Published on September 20, 2019 by Paul House  

Location: From the village church in Tychowo on Highway 209, proceed southeast on 209. Highway 209 bends as you leave Tychowo. From the bend drive 2.1 kilometers, slowing as you go. On this 2.1 km stretch we saw a sign on the left noting it is 61 km to Bytow, crossed a small creek, and saw a harvested forest on the right. Immediately beyond that point there is a left turn into a grassy wooded area. Following the tree line left, we found a sign describing the seminary and a small stone marker a group led by Jane Pesja placed there in 1999. 

Sigurdshof  Seminary Sign

Sigurdshof was the final site the Pomeranian Confessing Church secured for its ordinands. We visited it twice, both times in suffocating heat accompanied by sizable horseflies. As you can tell from the location description above, we would not likely have found it without local help. I hope this description will make it easier for others. If similar directions are on the internet, I have not found them. I used descriptions from Jane Pesja’s Mission to Pomerania: Where Bonhoeffer Met the Holocaust and Bethge’s Bonhoeffer biography to get this close. 

This was truly a seminary at the geographical, religious and cultural margins of German life. In April 1939, Confessing Church leaders needed a new place to partner with the Koslin work. Erwin Schutz was getting married and needed the Gross Schlonwitz vicarage to start his family. The von Kleist family, led by their matriarch, Ruth, came to their aid. Ruth was a firm supporter. She was a charter member of the Finkenwalde congregation, an enthusiastic reader of Bonhoeffer’s books and a hostess to many hurting pastors and their spouses. Her son Ewald ran the family estate near Tychowo, a few kilometers from Gross Schlonwitz. His brother Sigurd had a house in the woods about 3 kilometers from the village and 2 kilometers from the manor, and the family made the place available to the seminary.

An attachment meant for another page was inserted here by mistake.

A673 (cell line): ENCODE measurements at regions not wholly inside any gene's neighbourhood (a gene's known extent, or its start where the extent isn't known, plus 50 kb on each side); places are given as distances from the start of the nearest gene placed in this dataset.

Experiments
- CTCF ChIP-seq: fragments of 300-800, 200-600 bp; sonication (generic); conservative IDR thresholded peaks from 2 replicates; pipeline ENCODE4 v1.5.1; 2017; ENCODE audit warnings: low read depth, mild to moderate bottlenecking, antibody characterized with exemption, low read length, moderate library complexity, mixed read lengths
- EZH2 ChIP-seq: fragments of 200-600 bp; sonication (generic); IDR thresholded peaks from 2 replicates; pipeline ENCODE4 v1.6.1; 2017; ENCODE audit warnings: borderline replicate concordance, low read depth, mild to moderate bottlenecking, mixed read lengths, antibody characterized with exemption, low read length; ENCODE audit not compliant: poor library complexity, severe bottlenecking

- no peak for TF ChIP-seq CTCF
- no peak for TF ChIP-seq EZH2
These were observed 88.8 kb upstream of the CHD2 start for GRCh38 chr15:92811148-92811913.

Sigurdshof Sign Detail

Sigurdshof was a pretty two-story house. Smaller than the Gross Schlonwitz vicarage, vines covered much of the front, two large trees guarded the front right side and the woods surrounded the back of the property. A stone wolf’s head looked down above the front door. The house’s chief flaws were that it lacked running water and was difficult to heat, hardly unusual traits in rural homes of that era. There were benefits. Bethge recalled going from Sigurdshof to the manor to play tennis, to boat and to swim during the summer session in 1939. The winter of 1939-40 was harsh, but the seminary community adapted. 

Like millions of others, the lives of those in the Bonhoeffer seminary story were irrevocably altered on September 1, 1939, when Germany and the Soviet Union invaded Poland. Fritz Onnasch led one last term in Koslin from late April until August 25th. The start of the war and his father’s imprisonment (see previous post) stopped the seminary work there. Though 33 years-of-age, Bonhoeffer received a draft notice requiring him to report in late May. Instead of complying, he gained a one-year leave of absence to study in the United States. In his absence, Bethge and Helmut Traub led the Sigurdshof seminarians during the summer term. As is well known, Bonhoeffer came back nine months early, just in time to attend the closing retreat in August. The von Kleist family’s connection with the local draft board officer helped Bonhoeffer stay out of the military for the remainder of the year of his leave of absence. Bonhoeffer volunteered to become a military chaplain in early 1940 but was turned down. 

During the last term, Bonhoeffer and Bethge again had 7-8 students. Photos show a group comfortable with one another, chatting in the yard before posing for a portrait. Life together continued. Bonhoeffer wrote and taught on Psalm 119, among other things. He was coming to appreciate the quiet and beauty of rural places. He and Bethge stayed faithful to renewing the church through communal theological education.

As she had since Finkenwalde days, Erna Struwe served as housekeeper. She was present when the Gestapo closed Finkenwalde in 1937. She was also at Sigurdshof on March 18, 1940, when they closed Bonhoeffer’s last seminary site. She stayed faithful to her calling.

God often renews his work through faithful people from the margins. Amos of Tekoa, Jeremiah of Anathoth, Peter of Capernaum and Jesus of Nazareth come to mind. So do Francis of Assisi and Teresa of Albania. We can add Bonhoeffer, Bethge, Struwe and the others from Sigurdshof. As Scott observed as we drove from Sigurdshof, “Now I realize what a fringe movement the Confessing Church was.” We do well to emulate these faithful fringe people. Though imperfect, they stood by the truth in an isolated wooded place, now barely marked, still making its mark, still memorable, still renewable.

Sigurdshof  wooded lane